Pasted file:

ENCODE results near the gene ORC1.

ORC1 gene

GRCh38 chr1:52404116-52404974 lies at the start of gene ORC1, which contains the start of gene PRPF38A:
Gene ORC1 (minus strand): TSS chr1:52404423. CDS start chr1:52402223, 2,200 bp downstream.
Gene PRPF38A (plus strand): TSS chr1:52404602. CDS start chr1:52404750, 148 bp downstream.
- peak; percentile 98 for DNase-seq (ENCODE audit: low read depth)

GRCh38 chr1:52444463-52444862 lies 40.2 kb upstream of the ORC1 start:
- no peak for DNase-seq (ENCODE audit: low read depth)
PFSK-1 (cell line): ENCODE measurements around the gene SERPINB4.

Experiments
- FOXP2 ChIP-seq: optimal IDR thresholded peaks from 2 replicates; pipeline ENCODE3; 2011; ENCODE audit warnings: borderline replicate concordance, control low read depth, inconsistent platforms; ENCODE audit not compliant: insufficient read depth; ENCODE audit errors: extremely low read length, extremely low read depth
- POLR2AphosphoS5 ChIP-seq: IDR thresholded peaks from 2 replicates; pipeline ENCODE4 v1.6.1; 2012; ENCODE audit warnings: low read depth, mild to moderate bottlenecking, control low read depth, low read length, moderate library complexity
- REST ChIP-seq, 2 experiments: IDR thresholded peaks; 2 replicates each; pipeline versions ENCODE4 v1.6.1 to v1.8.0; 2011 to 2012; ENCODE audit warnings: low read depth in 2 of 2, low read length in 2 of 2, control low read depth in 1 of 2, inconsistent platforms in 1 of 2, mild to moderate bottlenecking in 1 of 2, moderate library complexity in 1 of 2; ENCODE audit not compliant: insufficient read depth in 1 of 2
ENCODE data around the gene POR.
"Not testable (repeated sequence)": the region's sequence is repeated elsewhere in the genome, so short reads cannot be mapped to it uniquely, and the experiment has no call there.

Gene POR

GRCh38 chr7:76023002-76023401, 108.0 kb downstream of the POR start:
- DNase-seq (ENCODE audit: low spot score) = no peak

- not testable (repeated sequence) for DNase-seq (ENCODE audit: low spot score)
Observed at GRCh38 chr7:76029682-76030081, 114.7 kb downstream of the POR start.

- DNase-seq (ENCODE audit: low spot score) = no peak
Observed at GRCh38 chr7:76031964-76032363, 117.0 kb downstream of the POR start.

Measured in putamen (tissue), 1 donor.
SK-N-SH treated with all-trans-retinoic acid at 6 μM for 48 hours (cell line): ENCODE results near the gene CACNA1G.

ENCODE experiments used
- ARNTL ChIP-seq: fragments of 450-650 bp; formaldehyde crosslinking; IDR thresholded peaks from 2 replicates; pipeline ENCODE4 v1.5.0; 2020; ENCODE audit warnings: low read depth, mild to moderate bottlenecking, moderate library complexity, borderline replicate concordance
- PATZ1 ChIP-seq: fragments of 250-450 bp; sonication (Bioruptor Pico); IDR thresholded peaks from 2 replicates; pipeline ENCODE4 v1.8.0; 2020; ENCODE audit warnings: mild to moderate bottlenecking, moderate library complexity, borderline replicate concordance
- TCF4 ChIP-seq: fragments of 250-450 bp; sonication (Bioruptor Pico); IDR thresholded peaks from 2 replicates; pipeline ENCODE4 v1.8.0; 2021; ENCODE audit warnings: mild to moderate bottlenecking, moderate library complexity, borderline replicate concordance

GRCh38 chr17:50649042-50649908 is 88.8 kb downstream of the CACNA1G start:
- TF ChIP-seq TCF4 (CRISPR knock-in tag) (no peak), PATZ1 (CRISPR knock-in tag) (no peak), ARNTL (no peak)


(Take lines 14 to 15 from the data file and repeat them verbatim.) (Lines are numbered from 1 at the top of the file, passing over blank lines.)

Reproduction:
ENCODE data around the gene POR.
"Not testable (repeated sequence)": the region's sequence is repeated elsewhere in the genome, so short reads cannot be mapped to it uniquely, and the experiment has no call there.